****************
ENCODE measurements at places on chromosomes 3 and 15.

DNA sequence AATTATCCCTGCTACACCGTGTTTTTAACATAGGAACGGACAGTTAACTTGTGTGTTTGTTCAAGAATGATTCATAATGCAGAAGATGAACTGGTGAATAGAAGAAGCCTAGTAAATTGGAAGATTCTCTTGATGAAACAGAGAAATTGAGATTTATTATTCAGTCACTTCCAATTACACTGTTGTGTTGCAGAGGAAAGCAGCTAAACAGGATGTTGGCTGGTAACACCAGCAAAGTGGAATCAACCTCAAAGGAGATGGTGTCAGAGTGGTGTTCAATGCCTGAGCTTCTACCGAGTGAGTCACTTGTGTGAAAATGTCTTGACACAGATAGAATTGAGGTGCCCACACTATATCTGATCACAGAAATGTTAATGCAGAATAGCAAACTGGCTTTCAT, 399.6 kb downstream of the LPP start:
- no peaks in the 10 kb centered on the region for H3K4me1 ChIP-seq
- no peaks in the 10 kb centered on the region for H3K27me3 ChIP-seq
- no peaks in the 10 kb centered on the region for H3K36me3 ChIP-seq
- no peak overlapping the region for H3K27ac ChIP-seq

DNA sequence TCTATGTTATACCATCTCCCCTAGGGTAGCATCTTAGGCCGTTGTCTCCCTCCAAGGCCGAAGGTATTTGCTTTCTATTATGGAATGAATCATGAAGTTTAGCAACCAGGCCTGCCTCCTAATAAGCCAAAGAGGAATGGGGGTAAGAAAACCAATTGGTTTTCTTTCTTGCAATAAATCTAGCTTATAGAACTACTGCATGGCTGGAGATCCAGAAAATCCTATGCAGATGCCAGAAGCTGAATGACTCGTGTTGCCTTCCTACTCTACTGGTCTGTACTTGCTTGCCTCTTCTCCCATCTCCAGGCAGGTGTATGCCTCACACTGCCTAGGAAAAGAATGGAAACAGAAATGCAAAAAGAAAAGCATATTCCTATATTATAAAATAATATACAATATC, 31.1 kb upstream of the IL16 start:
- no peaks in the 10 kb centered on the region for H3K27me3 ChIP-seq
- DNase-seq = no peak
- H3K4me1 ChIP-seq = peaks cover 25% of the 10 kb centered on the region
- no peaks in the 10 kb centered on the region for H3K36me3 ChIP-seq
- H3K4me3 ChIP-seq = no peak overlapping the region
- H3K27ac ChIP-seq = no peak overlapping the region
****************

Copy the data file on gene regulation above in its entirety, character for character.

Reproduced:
ENCODE measurements at places on chromosomes 3 and 15.

DNA sequence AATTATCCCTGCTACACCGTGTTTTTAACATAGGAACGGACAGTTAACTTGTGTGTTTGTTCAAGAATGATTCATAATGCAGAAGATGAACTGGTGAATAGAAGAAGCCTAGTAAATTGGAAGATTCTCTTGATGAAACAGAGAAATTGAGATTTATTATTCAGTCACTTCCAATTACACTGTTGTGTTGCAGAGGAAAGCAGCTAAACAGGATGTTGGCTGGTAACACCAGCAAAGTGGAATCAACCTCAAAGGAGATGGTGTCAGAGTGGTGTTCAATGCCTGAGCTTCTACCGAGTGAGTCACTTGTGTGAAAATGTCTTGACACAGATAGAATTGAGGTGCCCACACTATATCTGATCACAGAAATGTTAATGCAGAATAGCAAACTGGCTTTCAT, 399.6 kb downstream of the LPP start:
- no peaks in the 10 kb centered on the region for H3K4me1 ChIP-seq
- no peaks in the 10 kb centered on the region for H3K27me3 ChIP-seq
- no peaks in the 10 kb centered on the region for H3K36me3 ChIP-seq
- no peak overlapping the region for H3K27ac ChIP-seq

DNA sequence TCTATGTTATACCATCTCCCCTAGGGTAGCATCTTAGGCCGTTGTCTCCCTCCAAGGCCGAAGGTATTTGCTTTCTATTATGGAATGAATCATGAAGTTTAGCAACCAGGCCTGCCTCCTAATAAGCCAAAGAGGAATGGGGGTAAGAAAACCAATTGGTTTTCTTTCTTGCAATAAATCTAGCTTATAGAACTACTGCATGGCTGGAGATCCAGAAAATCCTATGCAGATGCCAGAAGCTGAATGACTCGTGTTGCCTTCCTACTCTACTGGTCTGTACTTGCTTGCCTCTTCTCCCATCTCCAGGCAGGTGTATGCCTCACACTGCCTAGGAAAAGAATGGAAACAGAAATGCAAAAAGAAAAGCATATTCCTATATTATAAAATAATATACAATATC, 31.1 kb upstream of the IL16 start:
- no peaks in the 10 kb centered on the region for H3K27me3 ChIP-seq
- DNase-seq = no peak
- H3K4me1 ChIP-seq = peaks cover 25% of the 10 kb centered on the region
- no peaks in the 10 kb centered on the region for H3K36me3 ChIP-seq
- H3K4me3 ChIP-seq = no peak overlapping the region
- H3K27ac ChIP-seq = no peak overlapping the region